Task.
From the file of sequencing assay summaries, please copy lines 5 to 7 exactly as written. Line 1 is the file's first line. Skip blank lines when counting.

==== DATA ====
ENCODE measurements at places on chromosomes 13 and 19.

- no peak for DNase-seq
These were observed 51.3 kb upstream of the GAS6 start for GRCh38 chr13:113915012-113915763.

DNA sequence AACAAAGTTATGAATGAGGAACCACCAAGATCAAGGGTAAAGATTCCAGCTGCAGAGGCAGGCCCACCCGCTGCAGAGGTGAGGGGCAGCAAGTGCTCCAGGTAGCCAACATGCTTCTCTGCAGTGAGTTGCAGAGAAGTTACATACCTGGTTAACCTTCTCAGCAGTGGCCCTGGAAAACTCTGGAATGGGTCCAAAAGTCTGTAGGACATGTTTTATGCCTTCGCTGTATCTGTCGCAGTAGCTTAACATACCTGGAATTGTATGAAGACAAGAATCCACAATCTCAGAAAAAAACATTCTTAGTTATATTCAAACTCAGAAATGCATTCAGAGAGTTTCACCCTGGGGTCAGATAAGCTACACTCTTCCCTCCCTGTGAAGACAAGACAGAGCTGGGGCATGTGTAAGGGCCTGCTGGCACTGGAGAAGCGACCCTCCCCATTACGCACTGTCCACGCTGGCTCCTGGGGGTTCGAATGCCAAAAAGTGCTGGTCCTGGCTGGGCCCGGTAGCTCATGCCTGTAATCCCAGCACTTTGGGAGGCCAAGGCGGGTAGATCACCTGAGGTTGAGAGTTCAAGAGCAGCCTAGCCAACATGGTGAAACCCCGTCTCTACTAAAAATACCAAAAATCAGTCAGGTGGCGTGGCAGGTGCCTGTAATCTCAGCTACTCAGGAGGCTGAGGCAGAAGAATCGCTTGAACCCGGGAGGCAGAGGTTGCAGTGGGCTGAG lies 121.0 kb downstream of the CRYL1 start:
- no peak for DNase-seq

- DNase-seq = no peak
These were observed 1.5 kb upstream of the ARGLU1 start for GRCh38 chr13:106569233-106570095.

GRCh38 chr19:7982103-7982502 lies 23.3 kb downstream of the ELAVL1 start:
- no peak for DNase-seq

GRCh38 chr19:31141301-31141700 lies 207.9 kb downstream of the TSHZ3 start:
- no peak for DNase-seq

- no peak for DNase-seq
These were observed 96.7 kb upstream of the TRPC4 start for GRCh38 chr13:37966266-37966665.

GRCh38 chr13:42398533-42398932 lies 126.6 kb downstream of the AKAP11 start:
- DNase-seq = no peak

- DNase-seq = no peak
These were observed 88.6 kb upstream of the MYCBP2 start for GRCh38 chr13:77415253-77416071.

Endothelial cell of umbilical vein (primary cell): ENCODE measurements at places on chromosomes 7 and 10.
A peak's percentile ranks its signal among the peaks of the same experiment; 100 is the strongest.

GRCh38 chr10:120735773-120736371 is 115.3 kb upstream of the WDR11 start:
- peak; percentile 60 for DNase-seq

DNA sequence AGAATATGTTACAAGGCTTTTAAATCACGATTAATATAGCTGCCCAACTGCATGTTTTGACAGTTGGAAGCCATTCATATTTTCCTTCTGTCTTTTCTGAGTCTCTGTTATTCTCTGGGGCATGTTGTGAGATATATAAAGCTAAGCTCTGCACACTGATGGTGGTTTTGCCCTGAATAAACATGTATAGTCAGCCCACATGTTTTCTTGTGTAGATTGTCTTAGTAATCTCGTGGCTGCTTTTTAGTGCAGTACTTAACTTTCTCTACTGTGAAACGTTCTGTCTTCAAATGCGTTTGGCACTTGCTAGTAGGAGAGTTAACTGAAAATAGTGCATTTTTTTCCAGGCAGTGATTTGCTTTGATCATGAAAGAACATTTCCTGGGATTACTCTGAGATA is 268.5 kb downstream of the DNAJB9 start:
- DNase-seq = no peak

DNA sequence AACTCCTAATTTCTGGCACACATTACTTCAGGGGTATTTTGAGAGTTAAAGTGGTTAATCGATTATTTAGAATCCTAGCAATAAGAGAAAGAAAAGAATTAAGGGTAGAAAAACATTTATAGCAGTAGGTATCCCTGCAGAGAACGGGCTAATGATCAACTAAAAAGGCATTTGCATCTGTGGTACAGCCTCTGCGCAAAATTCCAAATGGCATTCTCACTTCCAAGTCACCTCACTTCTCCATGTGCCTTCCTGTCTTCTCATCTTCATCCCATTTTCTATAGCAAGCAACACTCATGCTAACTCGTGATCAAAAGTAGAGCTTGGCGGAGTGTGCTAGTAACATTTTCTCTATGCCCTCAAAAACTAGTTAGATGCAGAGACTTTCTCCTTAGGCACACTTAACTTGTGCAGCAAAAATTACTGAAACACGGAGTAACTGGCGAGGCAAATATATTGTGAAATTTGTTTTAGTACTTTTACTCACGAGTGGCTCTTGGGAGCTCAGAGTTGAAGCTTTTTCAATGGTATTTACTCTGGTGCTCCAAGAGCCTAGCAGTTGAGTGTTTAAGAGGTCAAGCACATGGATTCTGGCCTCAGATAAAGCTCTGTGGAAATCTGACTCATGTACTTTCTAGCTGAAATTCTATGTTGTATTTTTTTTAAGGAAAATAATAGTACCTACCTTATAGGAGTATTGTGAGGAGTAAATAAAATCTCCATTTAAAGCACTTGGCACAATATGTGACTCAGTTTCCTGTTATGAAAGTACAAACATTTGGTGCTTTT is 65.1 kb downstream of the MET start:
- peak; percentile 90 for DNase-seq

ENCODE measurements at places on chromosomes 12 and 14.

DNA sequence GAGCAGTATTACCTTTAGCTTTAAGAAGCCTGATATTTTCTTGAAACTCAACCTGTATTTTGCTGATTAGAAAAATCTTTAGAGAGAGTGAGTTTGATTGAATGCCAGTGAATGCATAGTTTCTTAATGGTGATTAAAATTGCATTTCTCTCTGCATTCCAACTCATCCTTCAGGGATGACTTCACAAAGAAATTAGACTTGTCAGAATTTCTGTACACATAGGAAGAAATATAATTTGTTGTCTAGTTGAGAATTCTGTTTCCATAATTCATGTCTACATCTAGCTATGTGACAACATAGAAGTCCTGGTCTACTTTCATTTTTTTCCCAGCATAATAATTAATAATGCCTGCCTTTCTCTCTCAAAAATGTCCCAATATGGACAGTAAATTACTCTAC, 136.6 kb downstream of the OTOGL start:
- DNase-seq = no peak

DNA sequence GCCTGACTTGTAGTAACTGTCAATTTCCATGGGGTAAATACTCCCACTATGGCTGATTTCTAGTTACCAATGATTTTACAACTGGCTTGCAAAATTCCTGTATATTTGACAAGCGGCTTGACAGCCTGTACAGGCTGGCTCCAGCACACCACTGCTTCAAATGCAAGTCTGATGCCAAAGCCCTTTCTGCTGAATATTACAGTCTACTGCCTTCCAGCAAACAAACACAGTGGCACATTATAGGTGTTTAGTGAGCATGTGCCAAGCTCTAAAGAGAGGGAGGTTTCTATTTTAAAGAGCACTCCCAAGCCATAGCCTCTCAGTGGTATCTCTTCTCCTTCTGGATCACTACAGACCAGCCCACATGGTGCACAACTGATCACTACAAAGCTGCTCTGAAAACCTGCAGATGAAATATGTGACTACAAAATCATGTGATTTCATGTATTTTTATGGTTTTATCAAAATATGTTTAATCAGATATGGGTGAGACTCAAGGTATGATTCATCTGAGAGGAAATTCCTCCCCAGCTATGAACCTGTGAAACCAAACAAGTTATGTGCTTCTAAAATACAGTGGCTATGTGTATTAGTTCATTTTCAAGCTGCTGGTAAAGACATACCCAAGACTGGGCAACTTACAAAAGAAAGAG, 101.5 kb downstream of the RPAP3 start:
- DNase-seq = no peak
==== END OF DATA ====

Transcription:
- no peak for DNase-seq

- DNase-seq = no peak
These were observed 1.5 kb upstream of the ARGLU1 start for GRCh38 chr13:106569233-106570095.